Tongue leveraging, as demonstrated in  4Pillars, have valuable intrinsic support benefits, such as helping to keep the larynx down through the passaggio and adds to TA engagement for belting. I find it to be particularly favorable when singing vowel onsets (glottal attacks / attack & release ) onsets.

Then you are misunderstanding how tongue leveraging is used. As I pointed out above, if you are sounding like one big homogenous mush vowel, your not getting it and that certainly is not what I am advocating.  Your wasting your time, because you are misunderstanding what the tongue leveraging idea is about and clearly not doing it properly... TAKE A LESSON.

YES, you have to practice. It does become 2nd nature eventually.

Hmm, might be something to it... 

Yes, one of the main benefits of the horizontal embouchure position, + leveraged tongue.

Then you are also not doing it correctly and/or there are other things you are doing that are impacting your lack of resonance. I have never heard of anyone getting tension from tongue leveraging. Clearly, your doing it wrong. TAKE A LESSON.

"Pressing" or leveraging the tongue in a reasonable way, has a lot of benefits Bob, once you get the feel for it and it becomes 2nd nature. 

The Horizontal Embouchure helped my support greatly which is probably a byproduct of the articulators being involved less.  Using a Vertical Embouchure it was possible to sustain notes with sensations in the throat that were verging on painful, a very chokey feeling but horizontal embouchure corrected that.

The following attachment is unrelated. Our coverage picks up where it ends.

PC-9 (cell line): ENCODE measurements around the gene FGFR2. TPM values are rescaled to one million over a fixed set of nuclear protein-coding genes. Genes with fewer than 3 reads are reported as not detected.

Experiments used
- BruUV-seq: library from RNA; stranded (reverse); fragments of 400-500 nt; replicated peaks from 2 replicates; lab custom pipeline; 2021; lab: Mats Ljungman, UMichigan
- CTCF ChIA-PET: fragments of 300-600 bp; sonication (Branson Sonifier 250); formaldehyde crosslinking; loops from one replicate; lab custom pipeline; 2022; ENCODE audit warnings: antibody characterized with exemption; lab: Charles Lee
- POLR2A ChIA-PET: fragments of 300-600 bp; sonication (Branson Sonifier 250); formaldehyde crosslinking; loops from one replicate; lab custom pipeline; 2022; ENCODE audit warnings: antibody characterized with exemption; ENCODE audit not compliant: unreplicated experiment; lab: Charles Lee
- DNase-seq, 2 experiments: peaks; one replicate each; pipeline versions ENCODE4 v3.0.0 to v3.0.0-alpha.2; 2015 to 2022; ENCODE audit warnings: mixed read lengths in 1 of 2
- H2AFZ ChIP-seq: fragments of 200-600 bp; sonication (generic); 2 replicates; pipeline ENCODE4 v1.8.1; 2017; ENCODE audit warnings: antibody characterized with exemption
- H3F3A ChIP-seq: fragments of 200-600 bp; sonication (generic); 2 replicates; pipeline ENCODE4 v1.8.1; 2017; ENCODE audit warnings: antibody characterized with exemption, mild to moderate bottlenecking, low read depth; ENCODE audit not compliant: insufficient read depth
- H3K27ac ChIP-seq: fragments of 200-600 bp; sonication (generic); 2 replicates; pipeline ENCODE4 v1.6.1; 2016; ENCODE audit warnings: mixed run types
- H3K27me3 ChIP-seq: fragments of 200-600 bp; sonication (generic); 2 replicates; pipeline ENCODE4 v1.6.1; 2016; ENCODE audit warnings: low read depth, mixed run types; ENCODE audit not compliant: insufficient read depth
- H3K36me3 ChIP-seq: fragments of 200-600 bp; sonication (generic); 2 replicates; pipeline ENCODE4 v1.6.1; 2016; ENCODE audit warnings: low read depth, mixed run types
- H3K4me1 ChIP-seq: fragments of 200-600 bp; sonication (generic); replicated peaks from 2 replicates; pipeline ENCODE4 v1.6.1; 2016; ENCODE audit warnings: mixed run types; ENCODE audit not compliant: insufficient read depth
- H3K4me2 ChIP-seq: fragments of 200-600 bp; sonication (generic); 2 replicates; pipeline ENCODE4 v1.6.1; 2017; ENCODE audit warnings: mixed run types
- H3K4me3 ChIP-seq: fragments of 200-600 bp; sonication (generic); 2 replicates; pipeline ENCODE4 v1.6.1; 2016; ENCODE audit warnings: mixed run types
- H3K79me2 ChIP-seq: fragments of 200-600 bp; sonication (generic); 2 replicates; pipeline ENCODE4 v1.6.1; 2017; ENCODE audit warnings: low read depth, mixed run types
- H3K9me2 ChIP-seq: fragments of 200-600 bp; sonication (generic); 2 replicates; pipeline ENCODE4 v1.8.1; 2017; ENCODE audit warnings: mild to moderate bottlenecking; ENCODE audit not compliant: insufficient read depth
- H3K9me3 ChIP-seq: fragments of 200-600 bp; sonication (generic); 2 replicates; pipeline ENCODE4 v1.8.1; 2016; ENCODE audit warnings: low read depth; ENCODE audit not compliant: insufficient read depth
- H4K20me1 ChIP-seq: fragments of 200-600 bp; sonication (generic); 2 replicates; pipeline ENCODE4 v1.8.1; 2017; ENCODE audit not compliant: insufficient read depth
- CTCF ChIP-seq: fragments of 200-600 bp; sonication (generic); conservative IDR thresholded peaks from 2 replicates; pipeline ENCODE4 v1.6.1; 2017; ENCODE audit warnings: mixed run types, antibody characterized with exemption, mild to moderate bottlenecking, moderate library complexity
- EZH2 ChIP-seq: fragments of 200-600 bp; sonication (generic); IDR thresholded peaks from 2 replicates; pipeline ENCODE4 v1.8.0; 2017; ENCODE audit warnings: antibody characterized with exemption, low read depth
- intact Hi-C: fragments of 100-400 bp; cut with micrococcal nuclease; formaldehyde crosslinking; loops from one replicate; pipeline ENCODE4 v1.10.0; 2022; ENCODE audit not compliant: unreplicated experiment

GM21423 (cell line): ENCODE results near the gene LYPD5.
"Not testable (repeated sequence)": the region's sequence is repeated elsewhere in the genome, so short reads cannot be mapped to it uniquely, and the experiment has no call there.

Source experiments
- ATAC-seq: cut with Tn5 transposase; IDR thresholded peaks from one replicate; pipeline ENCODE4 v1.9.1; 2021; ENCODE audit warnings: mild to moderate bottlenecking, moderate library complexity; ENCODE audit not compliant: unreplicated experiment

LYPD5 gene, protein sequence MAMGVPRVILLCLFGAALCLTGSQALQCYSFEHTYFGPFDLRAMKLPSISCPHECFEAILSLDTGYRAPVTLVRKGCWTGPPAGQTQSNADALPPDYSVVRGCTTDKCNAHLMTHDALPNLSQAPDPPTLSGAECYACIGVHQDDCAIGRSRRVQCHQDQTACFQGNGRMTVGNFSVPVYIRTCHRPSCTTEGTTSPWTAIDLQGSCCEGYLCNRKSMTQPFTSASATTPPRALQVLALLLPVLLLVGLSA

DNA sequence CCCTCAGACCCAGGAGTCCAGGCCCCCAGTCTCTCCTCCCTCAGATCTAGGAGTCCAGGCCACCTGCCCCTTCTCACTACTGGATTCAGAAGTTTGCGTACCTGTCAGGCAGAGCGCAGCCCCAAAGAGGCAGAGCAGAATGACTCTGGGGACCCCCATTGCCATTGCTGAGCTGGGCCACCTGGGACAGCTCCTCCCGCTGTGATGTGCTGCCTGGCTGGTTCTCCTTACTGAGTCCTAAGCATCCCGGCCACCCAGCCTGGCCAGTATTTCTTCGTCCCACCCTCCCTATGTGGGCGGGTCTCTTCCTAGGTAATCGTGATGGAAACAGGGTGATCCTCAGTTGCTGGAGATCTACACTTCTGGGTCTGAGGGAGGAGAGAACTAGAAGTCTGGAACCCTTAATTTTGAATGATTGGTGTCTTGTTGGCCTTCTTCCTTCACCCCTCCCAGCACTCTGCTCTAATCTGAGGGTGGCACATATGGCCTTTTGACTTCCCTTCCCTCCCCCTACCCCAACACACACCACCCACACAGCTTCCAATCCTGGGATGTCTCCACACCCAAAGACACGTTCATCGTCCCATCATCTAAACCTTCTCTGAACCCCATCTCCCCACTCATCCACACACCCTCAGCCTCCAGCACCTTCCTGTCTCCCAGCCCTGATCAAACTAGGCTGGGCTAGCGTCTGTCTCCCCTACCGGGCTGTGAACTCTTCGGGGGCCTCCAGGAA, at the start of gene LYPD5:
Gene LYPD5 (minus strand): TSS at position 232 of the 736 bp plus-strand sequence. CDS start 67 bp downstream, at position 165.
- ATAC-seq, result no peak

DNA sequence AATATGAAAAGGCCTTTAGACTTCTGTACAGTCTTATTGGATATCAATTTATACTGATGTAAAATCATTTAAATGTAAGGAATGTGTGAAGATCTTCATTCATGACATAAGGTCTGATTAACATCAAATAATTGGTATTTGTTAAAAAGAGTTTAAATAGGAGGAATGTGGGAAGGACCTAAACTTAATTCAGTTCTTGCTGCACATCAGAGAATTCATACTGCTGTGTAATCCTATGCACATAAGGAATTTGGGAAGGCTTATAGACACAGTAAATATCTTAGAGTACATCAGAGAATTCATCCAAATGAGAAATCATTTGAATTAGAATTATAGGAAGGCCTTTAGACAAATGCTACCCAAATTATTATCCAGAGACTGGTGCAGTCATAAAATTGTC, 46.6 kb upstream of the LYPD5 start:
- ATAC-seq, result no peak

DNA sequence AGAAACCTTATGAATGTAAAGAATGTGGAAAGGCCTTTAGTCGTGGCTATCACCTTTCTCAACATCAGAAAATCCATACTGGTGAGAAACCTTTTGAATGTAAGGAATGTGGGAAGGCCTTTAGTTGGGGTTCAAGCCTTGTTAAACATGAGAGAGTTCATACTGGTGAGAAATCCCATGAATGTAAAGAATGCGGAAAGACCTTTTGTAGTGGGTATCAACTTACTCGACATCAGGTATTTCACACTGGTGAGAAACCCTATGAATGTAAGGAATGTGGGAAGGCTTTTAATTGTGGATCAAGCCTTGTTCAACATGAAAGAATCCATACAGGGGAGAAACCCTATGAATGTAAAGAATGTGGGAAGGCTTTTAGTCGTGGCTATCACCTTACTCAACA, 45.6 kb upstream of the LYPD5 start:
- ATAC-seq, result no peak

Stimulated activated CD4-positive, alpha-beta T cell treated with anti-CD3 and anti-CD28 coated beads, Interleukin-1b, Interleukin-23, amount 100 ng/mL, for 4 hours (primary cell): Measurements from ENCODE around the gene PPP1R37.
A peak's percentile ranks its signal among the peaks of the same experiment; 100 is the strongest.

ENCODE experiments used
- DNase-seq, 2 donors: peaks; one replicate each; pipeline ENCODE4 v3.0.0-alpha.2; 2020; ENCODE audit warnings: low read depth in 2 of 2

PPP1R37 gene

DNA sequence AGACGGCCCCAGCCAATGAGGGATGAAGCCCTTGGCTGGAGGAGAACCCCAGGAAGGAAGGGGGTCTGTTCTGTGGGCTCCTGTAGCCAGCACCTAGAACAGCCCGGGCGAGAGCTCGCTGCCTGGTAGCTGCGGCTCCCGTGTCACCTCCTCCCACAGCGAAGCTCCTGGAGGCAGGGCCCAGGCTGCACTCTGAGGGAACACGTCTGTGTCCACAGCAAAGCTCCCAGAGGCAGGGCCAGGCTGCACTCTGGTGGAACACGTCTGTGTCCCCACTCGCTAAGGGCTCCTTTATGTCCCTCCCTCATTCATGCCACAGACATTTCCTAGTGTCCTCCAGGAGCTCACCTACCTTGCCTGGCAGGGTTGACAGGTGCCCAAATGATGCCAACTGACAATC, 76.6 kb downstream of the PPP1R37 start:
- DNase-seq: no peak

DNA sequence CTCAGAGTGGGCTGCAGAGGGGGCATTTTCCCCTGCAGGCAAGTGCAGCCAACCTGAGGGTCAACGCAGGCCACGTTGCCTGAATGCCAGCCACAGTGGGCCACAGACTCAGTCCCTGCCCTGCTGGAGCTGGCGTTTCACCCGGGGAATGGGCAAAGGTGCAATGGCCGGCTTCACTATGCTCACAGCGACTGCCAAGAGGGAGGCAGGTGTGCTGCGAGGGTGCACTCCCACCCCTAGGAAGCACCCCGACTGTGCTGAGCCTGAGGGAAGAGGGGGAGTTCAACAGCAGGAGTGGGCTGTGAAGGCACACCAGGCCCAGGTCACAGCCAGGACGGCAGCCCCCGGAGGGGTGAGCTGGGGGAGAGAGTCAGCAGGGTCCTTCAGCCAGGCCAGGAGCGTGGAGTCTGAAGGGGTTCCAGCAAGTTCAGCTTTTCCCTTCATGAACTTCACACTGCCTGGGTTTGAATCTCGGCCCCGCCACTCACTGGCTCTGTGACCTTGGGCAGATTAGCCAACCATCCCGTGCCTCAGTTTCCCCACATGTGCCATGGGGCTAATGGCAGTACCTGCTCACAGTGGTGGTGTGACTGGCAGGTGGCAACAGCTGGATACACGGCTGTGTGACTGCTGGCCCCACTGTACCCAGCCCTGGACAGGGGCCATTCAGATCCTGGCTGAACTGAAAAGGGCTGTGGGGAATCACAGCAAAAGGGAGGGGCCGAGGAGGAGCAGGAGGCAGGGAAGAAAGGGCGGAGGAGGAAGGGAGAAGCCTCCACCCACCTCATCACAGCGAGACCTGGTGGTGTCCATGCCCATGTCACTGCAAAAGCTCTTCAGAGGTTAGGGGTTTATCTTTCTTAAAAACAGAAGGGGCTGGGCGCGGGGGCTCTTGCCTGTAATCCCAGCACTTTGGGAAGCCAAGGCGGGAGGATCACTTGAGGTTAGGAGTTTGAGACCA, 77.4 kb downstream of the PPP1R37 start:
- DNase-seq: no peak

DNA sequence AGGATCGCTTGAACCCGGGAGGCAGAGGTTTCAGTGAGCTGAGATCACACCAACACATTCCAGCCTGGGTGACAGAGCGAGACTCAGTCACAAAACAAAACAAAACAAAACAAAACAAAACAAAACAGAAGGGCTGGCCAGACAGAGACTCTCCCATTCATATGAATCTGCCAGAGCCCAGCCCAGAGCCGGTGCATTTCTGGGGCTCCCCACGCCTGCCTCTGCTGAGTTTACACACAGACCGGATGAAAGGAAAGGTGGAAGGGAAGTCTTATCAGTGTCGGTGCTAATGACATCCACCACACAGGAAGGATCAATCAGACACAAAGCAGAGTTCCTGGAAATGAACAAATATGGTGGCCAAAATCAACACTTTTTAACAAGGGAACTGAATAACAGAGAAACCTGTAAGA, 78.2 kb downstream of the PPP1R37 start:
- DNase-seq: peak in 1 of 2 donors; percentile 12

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On 10/12/2016 at 3:26 AM, Collin571 said:

The Horizontal Embouchure helped my support greatly which is probably a byproduct of the articulators being involved less.  Using a Vertical Embouchure it was possible to sustain notes with sensations in the throat that were verging on painful, a very chokey feeling but horizontal embouchure corrected that.

 

On 10/11/2016 at 7:57 PM, MDEW said:

    For those of you who still have a little wobble in the passaggio or are just flipping into falsetto....... (I am not a teacher but i did stay at a holiday inn) and you want to find out about this tongue anchoring or tongue position issue............stick out your tongue (yes, go ahead) siren an Eh through the passaggio..........keep the tongue out and flat......................

     Get back to me on your results. Then we will talk about what happened and why..

     No, I am not saying sing with your tongue hanging out. This is an exercise to find out how tongue anchoring feels and what it will do for you. Sticking your tongue out of your mouth and having it remain flat and keeping a little FORWARD tension on it while creating sound and passing through the passaggio range will allow the root of the tongue to do what it needs to do for the leveraging to happen . When you feel your voice or the NOTE sticking(not getting higher any more) or when you feel as if you are switching to falsetto....... stretch your tongue out more or feel an out ward pull on the back/root of the tongue. The will help keep the vocal folds together and engage a little twang.